Searching for a Faithful Response to My ‘Privileged Otherness’ | Sojourners

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The illustration shows three people approaching a small store at the foot of a mountain, with sheep grazing in front.

Illustrations by Julia Kuo 

Searching for a Faithful Response to My ‘Privileged Otherness’

I need a theology that can contend with both racial hatred and racial capitalism.
By Kristin T. Lee

TO CROSS THE border into Lesotho — a landlocked, mountainous country surrounded entirely by South Africa — my friends and I rented a 4x4 and drove up the icy Sani Pass. We switchbacked up one of the most dangerous roads in the world and almost skidded off the cliff.

Slightly shaken but unscathed, we experienced time stretching as we drove through the pastoral city of Mokhotlong, dotted with thatch-roofed mud-and-stone huts. Herds of sheep, in no hurry to make way, blocked the dirt road.

We walked along the deserted street, admiring handicrafts at a rug shop before popping into a grocery store. I was surprised when a Chinese couple greeted us from behind the counter with a warm, “Ni hao.” As my friends and I spoke with them in rudimentary Mandarin (four of us were Chinese American, the fifth was white American), I learned that they had been living in Mokhotlong for many years, raising a family while running the store. We shared a laugh about the unlikelihood of Chinese people finding one another in these hinterlands and, after buying a couple of sodas, went on our way.

Down the road, we discovered another grocery store, staffed by a Chinese couple from a different province in China. What a wild fluke, I thought, that such an isolated town would have two Chinese-owned markets! I soon learned that it wasn’t a fluke at all — Chinese people are present in virtually every nation in Africa, whether as contracted laborers or as informal migrants. Since July 2008, when I visited Lesotho while living in South Africa for two months, the Chinese population in Africa has increased to more than 1 million, including large populations in South Africa, Madagascar, and Zambia but also scattered throughout smaller communities in South Sudan, Togo, and Senegal.

The awe of meeting Chinese people in rural Africa prompted me to examine my family’s migration story and my sense of otherness in the U.S. My parents left Hong Kong to come to the U.S. for college, planting roots here for the freedom and opportunities that didn’t exist back home. Shortly before I was born, they became Christians through a Chinese immigrant church in the Bay Area. When I was 3 years old, we resettled near the University of Iowa, where my dad worked as a cardiologist.

While my parents were members of a small but vibrant Chinese church, by junior high I started attending a large, white, evangelical church where I could fully understand the English language worship service and have peers my age. Bathed in a white-dominant environment both at school and at church, I subconsciously believed that my differences made me inferior and that white male theologians were the arbiters of true Christianity — after all, they were the only people preaching or quoted from the pulpit. This led me to “the misguided belief,” as Grace Ji-Sun Kim writes, “that white knowledge, theology, and spirituality were far greater than anything we had ever possessed.”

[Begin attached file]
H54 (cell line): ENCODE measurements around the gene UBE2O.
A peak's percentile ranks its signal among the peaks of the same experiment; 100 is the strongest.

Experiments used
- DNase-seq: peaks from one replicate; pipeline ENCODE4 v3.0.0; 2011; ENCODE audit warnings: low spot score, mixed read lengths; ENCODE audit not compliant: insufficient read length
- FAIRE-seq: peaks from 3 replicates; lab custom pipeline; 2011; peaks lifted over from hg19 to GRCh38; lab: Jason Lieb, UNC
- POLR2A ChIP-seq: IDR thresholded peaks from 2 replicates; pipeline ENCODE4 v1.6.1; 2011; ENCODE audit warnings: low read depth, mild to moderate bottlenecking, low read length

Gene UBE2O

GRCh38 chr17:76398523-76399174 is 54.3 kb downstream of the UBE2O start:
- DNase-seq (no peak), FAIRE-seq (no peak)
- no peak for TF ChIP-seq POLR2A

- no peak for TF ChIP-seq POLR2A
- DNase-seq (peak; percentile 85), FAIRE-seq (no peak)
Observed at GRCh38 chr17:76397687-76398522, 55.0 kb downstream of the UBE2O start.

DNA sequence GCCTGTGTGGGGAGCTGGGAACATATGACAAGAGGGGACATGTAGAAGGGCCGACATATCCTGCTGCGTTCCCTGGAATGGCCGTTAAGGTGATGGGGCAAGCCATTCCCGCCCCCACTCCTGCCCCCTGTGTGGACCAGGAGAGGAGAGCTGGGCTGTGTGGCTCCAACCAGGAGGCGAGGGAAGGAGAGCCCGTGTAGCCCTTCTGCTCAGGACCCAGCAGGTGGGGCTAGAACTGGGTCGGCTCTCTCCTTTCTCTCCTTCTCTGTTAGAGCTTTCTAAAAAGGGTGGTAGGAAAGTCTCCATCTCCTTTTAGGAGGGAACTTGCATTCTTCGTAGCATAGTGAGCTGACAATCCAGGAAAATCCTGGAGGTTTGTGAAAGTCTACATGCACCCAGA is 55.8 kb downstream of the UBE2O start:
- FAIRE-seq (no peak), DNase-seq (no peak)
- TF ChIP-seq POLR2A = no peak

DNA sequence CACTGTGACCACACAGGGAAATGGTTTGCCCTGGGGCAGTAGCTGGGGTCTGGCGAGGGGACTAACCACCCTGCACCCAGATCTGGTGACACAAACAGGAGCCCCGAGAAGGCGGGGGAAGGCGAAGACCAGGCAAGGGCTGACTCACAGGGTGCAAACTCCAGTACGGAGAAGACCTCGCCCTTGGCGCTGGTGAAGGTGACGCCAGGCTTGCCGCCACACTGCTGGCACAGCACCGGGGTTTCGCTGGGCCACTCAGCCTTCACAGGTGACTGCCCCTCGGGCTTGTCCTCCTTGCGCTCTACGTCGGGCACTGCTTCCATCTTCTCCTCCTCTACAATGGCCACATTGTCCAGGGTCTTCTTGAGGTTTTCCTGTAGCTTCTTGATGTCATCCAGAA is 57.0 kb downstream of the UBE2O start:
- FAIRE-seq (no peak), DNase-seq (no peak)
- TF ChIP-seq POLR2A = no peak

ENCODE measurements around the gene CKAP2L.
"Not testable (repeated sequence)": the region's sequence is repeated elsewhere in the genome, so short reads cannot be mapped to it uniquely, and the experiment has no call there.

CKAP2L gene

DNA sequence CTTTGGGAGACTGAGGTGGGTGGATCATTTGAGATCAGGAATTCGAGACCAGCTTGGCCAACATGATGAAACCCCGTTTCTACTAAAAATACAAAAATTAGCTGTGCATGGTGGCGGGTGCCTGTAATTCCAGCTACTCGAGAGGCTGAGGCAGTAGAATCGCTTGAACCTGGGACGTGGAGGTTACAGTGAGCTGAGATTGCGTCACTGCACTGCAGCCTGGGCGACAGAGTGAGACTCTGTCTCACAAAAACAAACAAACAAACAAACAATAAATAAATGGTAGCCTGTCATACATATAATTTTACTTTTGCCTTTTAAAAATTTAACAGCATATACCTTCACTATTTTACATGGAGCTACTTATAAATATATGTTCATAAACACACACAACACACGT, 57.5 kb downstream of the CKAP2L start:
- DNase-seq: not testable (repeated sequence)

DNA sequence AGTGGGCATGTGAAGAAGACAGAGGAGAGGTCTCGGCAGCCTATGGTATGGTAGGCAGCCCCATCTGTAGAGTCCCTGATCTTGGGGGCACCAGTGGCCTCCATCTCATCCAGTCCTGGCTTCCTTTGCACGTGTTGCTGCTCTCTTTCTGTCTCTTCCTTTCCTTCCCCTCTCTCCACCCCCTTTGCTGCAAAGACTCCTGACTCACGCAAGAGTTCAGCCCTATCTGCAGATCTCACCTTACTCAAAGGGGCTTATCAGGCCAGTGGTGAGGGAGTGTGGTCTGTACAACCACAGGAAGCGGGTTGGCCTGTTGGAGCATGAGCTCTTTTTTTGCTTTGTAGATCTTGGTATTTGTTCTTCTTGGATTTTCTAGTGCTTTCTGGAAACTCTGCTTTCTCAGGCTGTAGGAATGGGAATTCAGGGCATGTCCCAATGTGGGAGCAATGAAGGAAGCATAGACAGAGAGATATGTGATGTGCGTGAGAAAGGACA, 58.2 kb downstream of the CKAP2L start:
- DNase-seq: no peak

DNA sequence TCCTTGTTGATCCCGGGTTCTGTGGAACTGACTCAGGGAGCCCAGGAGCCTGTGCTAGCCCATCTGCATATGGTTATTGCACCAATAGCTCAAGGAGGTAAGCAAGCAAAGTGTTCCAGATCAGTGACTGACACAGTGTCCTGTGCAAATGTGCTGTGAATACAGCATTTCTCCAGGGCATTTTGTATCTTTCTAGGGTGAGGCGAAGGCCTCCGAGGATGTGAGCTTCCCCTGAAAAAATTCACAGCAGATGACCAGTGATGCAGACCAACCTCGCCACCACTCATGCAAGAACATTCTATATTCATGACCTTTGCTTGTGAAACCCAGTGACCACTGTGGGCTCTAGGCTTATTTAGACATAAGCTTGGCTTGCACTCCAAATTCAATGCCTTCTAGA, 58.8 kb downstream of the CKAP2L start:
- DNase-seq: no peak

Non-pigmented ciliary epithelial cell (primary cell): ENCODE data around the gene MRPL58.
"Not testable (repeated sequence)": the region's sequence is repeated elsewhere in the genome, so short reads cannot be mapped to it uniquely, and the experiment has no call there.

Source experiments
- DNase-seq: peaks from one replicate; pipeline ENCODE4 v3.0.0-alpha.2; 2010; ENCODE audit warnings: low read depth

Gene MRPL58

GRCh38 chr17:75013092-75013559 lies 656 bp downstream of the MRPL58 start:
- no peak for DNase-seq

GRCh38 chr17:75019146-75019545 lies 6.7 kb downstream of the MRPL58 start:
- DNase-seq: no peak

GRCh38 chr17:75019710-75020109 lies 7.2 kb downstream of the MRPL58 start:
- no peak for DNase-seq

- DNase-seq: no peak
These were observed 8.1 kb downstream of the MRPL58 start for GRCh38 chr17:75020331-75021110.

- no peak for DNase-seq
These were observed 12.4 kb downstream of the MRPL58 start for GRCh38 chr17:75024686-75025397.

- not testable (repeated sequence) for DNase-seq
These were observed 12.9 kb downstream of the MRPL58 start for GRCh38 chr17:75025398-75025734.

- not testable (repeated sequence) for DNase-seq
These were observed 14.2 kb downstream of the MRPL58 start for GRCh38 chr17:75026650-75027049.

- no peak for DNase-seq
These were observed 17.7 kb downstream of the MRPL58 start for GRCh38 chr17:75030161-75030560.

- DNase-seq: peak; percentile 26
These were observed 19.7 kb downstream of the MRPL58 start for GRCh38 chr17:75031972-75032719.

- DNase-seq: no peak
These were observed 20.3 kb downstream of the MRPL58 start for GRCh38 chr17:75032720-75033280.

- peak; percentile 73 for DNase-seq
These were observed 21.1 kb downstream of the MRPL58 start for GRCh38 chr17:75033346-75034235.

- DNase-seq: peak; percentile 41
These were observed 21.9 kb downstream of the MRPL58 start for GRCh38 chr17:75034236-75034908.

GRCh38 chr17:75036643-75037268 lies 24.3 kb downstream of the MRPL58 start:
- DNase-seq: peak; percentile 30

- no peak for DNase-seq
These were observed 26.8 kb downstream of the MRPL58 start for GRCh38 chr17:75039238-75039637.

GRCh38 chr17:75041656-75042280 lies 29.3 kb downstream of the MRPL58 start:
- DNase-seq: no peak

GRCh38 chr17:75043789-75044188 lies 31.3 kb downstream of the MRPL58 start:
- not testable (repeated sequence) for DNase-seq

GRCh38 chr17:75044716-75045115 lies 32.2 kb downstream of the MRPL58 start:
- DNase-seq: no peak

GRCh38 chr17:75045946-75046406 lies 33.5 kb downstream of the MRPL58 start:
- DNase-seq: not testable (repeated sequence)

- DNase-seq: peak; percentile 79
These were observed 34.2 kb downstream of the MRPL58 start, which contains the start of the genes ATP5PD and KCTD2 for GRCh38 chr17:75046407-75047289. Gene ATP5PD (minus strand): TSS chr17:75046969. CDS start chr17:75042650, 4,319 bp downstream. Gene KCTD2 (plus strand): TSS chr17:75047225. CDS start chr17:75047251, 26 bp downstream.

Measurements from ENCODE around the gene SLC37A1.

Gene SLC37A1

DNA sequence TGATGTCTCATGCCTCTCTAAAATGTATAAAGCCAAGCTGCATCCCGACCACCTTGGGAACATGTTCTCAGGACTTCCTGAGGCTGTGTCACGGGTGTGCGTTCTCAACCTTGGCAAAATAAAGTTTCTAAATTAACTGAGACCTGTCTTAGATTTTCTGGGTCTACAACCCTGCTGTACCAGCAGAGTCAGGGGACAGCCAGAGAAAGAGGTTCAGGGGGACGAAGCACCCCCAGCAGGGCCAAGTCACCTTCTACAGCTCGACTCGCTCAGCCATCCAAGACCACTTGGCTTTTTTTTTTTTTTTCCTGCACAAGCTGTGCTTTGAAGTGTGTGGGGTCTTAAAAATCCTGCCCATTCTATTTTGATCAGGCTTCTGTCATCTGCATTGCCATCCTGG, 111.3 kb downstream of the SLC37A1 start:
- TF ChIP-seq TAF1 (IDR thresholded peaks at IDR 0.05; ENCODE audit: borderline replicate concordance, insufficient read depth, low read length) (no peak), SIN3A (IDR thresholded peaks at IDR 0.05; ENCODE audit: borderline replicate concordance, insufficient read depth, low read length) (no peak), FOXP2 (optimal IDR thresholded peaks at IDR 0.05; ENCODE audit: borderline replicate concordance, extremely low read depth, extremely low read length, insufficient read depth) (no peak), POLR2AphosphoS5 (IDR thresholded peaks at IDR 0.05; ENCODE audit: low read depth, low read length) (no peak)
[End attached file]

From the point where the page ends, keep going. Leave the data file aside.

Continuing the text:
As I started wrestling with doubts during and after college, I languished in self-recrimination. I didn’t have the language or assertiveness to critique the overconfident dogmatism or the white normativity of the American evangelical church. If I didn’t fit the mold, I must be the problem. I never fully belonged in Iowa, despite chameleon-level assimilation, or in the church, which I considered my second home.

I was searching for purpose amid my privileged otherness. A career in medicine seemed one way to alleviate suffering and be useful in underserved settings — which is how I ended up on a medical student research fellowship in a South African hospital filled with patients dying from drug-resistant tuberculosis and HIV/AIDS. I was struck by the absence of barriers between faith, work, and activism, such as when dissidents at an academic conference on tuberculosis held protest signs against government health policies, or when hospital nurses opened each day with a morning hymn. And although I only spent one weekend in Lesotho, the encounters with the Chinese shopkeepers stayed with me as well.

After returning to the United States, I’d occasionally relay the story of the Mokhotlong grocers. Initially, reactions were a mix of surprise and delight: “Wow, Chinese people are everywhere!” my companions of various ethnicities would exclaim, smiling in awe. As years passed, though, there arose a harder edge to the comments about the Chinese diaspora, especially from certain white Americans, a tone of resentment and suspicion peppering the words: “Chinese people are everywhere.” How could we be everywhere yet still struggle to belong?

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Kristin T. Lee is a primary care physician who writes at the intersection of faith, identity, and solidarity on Substack at The Embers. She reviews books on Instagram @ktlee.writes.